Posts Tagged Elmore Leonard

Leonard Elmore and the FX Series “Justified”


“I’m Raylan Givens, deputy United States marshal.”

“You mind telling me who you are?”

Who’s Raylan Givens you may ask? . . . He’s the main character in the FX series Justified, now in its second season.  Developed by Graham Yost (Boomtown, Speed) and starring Timothy Olyphant (Damages, Deadwood), Justified is based on the works of crime novelist Elmore Leonard, including Leonard’s short story Fire in the Hole.

For U.S. Marshal Raylan Givens, the lead character in FX’s outstanding drama “Justified,” the line between friend and foe has never been easy to figure out. That’s because Raylan’s story comes from the mind of the dean of gritty crime novelists.

“Elmore’s world is always less about good guys and bad guys and people who respect each other and people who don’t,” said Timothy Olyphant, who perfectly captures modern-day cowboy Raylan. “It comes down to who’s cool and who’s an a**hole.”

When the Women Come Out to Dance by Elmore LeonardAfter recently discovering Justified, Virginia and I have quickly become fans of this show.   It’s based on a short story found in the collection When Women Come Out To Dance.

I grabbed a copy from our shelves and Virginia and I read the story aloud.  I became an immediate Raylan Givens fan, and starting reading Riding The Rap, one of two Leonard novels (the other being Pronto) featuring the eastern Kentucky marshall.  The word on the street is that with the response the characters are getting that Leonard is considering bringing them back in his future books.

Elmore Leonard’s novels offer street-smart dialogue and fast-moving action in a world where you can’t always tell the good guys from the bad, although you know the bad are going to be in the majority (and may very likely win in the end).  Leonard manages to mix serious crime with mindless mayhem, geared to his cynical yet somehow moral view of the world.

If you haven’t read Elmore Leonard, please add him to your reading list.  I took a break from my regular reading to re-discover Leonard and am pleased that we have a good selection to choose from.  Check one out, the action will be Justified!

Signed 1st Edition “Crazy” by William Peter Blatty Now Shipping!

Crazy by Elmore Leonard

 

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‘Road Dogs’: More Leonard made for Hollywood

The author’s 43rd novel brings back bank robber Jack Foley, who was portrayed by George Clooney in ‘Out of Sight.’ Cowboy movies and Hemingway made Leonard a writer.  Screenplays made him rich.

1. Visualize Harry Dean Stanton.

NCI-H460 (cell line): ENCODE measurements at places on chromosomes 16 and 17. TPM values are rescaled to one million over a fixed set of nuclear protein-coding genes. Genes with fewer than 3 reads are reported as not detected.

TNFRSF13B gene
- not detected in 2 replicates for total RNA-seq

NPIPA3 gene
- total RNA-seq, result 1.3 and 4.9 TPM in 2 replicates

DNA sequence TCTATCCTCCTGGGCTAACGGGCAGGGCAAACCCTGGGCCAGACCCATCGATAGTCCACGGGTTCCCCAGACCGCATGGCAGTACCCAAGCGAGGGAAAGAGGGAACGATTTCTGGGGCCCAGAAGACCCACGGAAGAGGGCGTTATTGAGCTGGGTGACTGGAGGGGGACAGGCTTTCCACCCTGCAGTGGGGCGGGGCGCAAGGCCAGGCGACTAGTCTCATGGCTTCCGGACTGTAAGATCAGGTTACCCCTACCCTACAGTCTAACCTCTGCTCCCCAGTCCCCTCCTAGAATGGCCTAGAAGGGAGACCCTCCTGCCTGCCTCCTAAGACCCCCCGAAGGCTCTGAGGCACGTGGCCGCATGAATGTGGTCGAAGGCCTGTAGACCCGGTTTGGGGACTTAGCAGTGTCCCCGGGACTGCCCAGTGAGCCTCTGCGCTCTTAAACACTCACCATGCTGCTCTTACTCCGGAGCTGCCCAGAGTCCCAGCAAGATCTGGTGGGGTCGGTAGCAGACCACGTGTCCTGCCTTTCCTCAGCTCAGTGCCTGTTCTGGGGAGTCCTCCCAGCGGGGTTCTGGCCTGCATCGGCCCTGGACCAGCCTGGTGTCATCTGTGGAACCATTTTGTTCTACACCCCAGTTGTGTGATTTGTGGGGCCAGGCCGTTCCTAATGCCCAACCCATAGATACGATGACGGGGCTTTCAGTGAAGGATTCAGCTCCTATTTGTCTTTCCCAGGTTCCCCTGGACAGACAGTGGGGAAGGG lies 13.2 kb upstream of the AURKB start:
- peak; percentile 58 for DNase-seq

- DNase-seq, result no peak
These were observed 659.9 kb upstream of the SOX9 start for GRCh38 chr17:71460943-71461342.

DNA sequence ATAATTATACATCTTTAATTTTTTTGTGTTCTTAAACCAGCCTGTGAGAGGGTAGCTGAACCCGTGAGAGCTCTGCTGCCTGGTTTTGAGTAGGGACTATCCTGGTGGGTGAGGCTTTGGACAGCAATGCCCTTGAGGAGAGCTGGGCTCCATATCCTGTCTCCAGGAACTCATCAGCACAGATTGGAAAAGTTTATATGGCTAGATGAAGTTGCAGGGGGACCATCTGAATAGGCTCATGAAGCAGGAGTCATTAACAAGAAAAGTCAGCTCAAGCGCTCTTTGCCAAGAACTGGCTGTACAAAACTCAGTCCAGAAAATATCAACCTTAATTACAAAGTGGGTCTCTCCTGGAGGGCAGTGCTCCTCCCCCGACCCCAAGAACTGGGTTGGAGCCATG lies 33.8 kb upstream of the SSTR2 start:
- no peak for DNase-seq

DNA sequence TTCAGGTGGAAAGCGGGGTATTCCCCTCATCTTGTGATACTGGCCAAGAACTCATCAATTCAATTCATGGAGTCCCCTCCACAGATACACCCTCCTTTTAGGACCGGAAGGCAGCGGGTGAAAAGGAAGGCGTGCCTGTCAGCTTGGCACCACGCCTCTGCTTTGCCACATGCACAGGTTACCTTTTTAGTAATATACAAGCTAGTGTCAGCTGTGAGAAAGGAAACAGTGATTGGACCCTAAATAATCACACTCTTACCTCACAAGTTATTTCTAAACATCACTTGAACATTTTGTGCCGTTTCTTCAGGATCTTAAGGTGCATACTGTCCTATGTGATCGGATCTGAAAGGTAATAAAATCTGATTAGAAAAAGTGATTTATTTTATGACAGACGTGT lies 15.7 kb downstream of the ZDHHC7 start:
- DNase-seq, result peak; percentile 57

Head north out of Detroit on I-75 past 8 Mile Road and you get to Bloomfield Hills, the wealthy suburb where Elmore Leonard lives. Although he was born in New Orleans in 1925, the 83-year-old novelist grew up in Detroit and has lived in the area all his life. In several of his novels, Bloomfield Hills is the scene of home invasions, shootouts and kidnappings.

Leonard writes at an oak table in an airy ground-floor sitting room. The table has a few neat piles of research paper, the yellow legal pads he uses to write longhand and a big ashtray. He and his second wife, Joan, bought this house in 1987. She died of cancer in 1993, and now Leonard lives here with his third wife, Christine. He has four grown children from his first marriage, a dozen grandkids and three great-grandchildren.

Every one of Leonard‘s books is still in print. Virtually every novel he has written has been sold to Hollywood. This month, he’s publishing his 43rd novel, “Road Dogs” (William Morrow: 262 pp.).

Road Dogs” is a sequel of sorts to “Out of Sight,” which was made into a movie by Steven Soderbergh, starring George Clooney and Jennifer Lopez. In this new book, bank robber Jack Foley (Clooney’s character) has been sprung from prison and is living in Venice, Calif., where his life (more…)

Elmore Leonard – Road Dogs

(Publisher’s Weekly, Feb. 2)

Leonard launches three characters from previous novels on a collision course in this seemingly effortless performance. After prison buddy Cundo Rey (last seen in LaBrava) drops a bundle on a shark attorney, celebrity bank robber Jack Foley (from Out of Sight) gets his 30-year prison sentence reduced to 30 months. Jack’s quickly back in the world, living large in one of Cundo’s two multimillion-dollar houses in Venice, Calif., juggling a fast seduction with fortune-teller (from Riding the Rap) Dawn Navarro (who is now Cundo’s lady) and the untoward attention of rogue FBI agent Lou Adams, who’s waiting for Foley to rob another bank. While Dawn tries to enlist Foley in a scheme to steal Cundo’s off-the-books fortune, Cundo surprises them with an early release. Betrayal simmers while Foley considers going semi-straight—with the help of a widowed starlet—Dawn hatches a plan that could get her rich and rid her of all her problems, and Cundo’s associates and neighborhood toughs get sucked into the fray. The plot isn’t as tight as it could be, but Leonard’s singular way with words is reason enough to read it. (May)

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